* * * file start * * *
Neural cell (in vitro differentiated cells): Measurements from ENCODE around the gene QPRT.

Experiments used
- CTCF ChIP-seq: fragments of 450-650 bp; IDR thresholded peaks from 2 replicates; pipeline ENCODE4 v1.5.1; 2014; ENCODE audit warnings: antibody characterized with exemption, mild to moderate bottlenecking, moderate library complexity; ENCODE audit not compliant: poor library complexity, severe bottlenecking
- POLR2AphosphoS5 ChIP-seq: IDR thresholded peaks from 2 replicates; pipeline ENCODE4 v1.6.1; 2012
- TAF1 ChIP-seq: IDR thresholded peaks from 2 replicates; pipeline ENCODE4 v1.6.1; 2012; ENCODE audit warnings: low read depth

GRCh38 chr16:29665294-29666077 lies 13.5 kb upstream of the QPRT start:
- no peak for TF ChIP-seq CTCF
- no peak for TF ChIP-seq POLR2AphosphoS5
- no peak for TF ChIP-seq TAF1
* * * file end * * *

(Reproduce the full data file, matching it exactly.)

Neural cell (in vitro differentiated cells): Measurements from ENCODE around the gene QPRT.

Experiments used
- CTCF ChIP-seq: fragments of 450-650 bp; IDR thresholded peaks from 2 replicates; pipeline ENCODE4 v1.5.1; 2014; ENCODE audit warnings: antibody characterized with exemption, mild to moderate bottlenecking, moderate library complexity; ENCODE audit not compliant: poor library complexity, severe bottlenecking
- POLR2AphosphoS5 ChIP-seq: IDR thresholded peaks from 2 replicates; pipeline ENCODE4 v1.6.1; 2012
- TAF1 ChIP-seq: IDR thresholded peaks from 2 replicates; pipeline ENCODE4 v1.6.1; 2012; ENCODE audit warnings: low read depth

GRCh38 chr16:29665294-29666077 lies 13.5 kb upstream of the QPRT start:
- no peak for TF ChIP-seq CTCF
- no peak for TF ChIP-seq POLR2AphosphoS5
- no peak for TF ChIP-seq TAF1